"What's the combo?"
It is not uncommon for those words to be the first I read from any new viewer to my Modern streams. It seems to the point and harmless enough, but my answer never seems satisfactory. I usually respond by telling the viewer that there are many combos and we do not rely on any given one. I might explain some of the core combos a bit, such as Intruder Alarm plus Kiki-Jiki, Mirror Breaker, but inevitably someone asks about how the Hunted Phantasm in my hand helps out that combo.
It doesn't. At least, not directly.
This seems to trip people up. I think that they imagine a Storm deck with Tarmogoyf in it or something similar. What's the point? Why are we weakening our combo in order to play some mediocre 4/6 with a drawback? Isn't this a combo deck? Get me to the combo!
Marketing a deck as "combo" comes with some baggage these days. Most people hear "combo," and they assume you are talking about the some lightning-fast, one-dimensional strategy that is looking to play unfair. Some amount of the time, that is an apt description, but lately my focus has been on a different sort of combo deck. For those of you that may remember, before Collected Company was a deck in Modern, perhaps the best green deck in the format was Birthing Pod.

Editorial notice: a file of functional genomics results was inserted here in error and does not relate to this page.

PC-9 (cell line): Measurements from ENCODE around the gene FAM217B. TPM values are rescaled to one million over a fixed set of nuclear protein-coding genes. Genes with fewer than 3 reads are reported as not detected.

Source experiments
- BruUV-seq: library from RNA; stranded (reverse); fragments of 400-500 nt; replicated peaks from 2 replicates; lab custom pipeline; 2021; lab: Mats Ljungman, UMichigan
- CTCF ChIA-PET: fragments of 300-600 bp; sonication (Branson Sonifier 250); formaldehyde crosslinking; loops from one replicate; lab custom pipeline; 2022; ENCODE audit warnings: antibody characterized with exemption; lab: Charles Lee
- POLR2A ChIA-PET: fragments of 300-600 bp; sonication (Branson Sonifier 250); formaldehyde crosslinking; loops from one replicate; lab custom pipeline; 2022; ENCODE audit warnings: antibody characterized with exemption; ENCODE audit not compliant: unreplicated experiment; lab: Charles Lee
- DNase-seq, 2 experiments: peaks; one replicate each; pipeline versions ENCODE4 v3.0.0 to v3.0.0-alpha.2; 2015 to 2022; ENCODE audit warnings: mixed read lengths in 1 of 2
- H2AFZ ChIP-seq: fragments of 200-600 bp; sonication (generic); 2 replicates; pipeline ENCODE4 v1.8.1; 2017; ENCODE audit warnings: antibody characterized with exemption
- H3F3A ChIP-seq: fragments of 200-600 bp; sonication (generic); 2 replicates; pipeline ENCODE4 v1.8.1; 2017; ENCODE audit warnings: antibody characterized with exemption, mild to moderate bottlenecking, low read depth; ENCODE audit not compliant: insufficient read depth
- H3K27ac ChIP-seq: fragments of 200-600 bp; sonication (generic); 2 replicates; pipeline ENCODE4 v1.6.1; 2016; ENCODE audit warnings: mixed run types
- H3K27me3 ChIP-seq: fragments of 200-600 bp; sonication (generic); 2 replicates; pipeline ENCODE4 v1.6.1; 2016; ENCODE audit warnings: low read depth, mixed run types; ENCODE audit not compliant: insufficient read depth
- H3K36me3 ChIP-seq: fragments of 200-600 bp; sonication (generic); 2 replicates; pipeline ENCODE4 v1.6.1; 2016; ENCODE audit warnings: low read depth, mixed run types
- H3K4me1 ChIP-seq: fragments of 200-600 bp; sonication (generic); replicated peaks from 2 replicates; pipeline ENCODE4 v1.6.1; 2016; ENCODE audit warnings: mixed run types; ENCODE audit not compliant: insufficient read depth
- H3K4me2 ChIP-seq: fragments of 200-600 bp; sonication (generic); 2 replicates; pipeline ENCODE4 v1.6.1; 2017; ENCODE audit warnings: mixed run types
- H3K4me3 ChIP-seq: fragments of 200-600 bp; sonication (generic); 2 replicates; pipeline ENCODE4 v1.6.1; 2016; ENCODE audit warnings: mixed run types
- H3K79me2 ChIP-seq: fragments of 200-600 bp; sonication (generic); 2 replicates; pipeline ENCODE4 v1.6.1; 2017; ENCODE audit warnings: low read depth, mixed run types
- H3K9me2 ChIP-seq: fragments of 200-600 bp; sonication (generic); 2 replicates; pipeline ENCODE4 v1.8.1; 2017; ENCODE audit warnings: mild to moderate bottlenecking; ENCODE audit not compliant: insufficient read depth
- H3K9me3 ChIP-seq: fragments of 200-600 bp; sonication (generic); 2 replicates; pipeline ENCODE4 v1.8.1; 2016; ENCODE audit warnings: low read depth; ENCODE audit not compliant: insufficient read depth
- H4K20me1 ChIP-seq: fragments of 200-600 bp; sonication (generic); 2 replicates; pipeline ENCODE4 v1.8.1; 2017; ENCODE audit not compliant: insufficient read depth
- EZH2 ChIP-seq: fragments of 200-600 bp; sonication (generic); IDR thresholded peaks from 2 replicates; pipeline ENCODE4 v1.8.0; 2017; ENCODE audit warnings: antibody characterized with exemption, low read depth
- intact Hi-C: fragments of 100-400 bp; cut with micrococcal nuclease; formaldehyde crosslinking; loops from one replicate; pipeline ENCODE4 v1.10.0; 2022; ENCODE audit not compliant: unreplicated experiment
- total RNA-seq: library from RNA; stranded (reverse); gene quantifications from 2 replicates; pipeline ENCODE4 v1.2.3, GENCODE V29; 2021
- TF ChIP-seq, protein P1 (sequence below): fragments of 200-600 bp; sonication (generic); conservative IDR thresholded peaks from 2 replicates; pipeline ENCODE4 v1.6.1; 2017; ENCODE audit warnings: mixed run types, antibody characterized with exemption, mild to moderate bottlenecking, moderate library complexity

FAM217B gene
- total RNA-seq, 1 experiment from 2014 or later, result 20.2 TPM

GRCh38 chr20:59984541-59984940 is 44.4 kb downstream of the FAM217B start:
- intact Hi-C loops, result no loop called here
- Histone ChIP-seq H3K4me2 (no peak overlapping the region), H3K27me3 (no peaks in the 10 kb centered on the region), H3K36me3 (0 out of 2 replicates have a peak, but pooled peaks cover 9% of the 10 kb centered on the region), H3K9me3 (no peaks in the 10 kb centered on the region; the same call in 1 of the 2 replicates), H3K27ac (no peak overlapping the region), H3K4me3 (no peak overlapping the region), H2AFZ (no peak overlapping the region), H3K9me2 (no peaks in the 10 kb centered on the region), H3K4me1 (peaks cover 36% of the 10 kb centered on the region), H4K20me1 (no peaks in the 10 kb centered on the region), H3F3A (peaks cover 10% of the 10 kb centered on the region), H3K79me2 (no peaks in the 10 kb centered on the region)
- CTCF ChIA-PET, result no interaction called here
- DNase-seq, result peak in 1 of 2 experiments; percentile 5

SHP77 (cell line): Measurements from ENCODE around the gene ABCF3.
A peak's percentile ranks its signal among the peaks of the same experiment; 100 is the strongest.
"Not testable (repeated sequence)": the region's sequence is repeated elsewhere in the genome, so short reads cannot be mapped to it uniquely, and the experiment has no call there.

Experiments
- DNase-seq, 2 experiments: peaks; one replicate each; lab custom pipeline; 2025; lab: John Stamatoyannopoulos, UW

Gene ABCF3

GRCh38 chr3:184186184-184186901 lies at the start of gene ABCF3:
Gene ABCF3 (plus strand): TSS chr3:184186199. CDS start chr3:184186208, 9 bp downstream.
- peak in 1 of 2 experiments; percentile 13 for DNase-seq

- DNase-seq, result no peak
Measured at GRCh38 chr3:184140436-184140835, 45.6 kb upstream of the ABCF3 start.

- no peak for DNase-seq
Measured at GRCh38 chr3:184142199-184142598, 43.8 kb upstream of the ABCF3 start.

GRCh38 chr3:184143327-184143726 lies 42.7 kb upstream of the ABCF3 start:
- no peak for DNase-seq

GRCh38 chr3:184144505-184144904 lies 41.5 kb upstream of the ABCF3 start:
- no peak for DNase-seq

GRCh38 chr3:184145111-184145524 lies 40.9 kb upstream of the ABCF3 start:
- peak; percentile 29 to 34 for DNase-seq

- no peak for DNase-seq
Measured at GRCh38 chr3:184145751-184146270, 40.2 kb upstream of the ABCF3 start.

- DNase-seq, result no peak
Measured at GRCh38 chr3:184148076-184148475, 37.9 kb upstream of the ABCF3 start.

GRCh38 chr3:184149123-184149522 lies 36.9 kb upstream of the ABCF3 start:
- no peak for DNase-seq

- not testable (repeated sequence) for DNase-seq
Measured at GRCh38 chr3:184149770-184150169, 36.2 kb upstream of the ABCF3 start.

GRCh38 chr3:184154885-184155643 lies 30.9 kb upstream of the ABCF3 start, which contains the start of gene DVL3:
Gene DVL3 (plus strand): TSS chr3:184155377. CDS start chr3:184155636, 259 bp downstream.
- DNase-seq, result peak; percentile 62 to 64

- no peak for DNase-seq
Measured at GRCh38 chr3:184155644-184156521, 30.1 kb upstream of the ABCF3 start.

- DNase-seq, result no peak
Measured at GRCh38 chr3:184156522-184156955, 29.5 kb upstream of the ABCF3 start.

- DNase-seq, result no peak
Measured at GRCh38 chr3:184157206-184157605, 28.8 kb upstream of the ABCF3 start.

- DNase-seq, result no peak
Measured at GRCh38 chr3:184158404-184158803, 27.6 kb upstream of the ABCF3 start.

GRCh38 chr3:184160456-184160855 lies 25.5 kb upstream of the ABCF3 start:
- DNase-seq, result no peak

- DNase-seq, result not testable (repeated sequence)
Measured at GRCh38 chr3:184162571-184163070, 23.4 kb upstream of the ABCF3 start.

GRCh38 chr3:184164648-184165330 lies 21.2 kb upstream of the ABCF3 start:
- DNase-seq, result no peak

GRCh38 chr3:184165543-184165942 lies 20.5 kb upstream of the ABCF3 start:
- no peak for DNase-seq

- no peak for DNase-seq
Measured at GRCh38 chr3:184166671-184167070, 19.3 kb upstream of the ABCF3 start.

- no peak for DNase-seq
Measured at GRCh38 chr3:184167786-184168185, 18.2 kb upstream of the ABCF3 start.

Birthing Pod was clearly a combo deck, but the way its games played out was a lot different from how your normal Storm or Eggs deck might. Storm or Eggs has one natural end-point that it is trying to reach. Therefore, almost independent of what your opponent is doing, you want to aim at that end-point. If the opponent disrupts you, you try to recover and stay the course.
Birthing Pod, however, rarely only has one end-game it is working towards. Because of the ability for Birthing Pod to find specific one-ofs in your deck, Birthing Pod would often play out like a disruptive midrange deck before pulling ahead enough in the race to combo out and win.
Those games in which Birthing Pod does not assemble some natural turn 3 or 4 combo hold my interest. What makes the Birthing Pod deck have that level of resilience? What allows it to morph in and out of combo mode and into midrange mode? The answer lies in its ability to find individual, select answers to cards or strategies while maintaining a coherent through-line among its card choices.